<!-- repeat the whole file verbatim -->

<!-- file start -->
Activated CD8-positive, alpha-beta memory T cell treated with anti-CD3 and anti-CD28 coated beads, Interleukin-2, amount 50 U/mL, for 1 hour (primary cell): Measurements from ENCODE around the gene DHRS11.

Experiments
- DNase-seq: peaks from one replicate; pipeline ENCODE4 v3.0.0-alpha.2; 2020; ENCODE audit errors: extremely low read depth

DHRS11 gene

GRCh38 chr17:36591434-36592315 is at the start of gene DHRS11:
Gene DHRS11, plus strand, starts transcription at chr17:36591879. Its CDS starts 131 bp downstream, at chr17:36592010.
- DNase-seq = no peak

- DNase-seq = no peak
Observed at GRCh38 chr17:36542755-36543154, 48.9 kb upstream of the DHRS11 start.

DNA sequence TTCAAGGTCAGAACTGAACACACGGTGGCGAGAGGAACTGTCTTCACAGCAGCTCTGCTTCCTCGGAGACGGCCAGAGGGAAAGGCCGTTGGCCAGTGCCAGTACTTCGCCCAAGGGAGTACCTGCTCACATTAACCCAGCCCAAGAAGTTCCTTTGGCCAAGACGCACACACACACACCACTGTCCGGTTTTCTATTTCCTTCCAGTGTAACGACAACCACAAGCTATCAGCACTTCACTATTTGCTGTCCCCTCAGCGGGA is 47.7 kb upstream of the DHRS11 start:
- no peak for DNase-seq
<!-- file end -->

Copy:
Activated CD8-positive, alpha-beta memory T cell treated with anti-CD3 and anti-CD28 coated beads, Interleukin-2, amount 50 U/mL, for 1 hour (primary cell): Measurements from ENCODE around the gene DHRS11.

Experiments
- DNase-seq: peaks from one replicate; pipeline ENCODE4 v3.0.0-alpha.2; 2020; ENCODE audit errors: extremely low read depth

DHRS11 gene

GRCh38 chr17:36591434-36592315 is at the start of gene DHRS11:
Gene DHRS11, plus strand, starts transcription at chr17:36591879. Its CDS starts 131 bp downstream, at chr17:36592010.
- DNase-seq = no peak

- DNase-seq = no peak
Observed at GRCh38 chr17:36542755-36543154, 48.9 kb upstream of the DHRS11 start.

DNA sequence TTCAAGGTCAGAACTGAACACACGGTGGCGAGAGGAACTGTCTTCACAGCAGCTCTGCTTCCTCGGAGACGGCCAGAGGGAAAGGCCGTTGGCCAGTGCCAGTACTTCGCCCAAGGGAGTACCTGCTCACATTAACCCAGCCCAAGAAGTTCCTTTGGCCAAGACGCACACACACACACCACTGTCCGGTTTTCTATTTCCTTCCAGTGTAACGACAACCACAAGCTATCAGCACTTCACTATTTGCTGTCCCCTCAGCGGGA is 47.7 kb upstream of the DHRS11 start:
- no peak for DNase-seq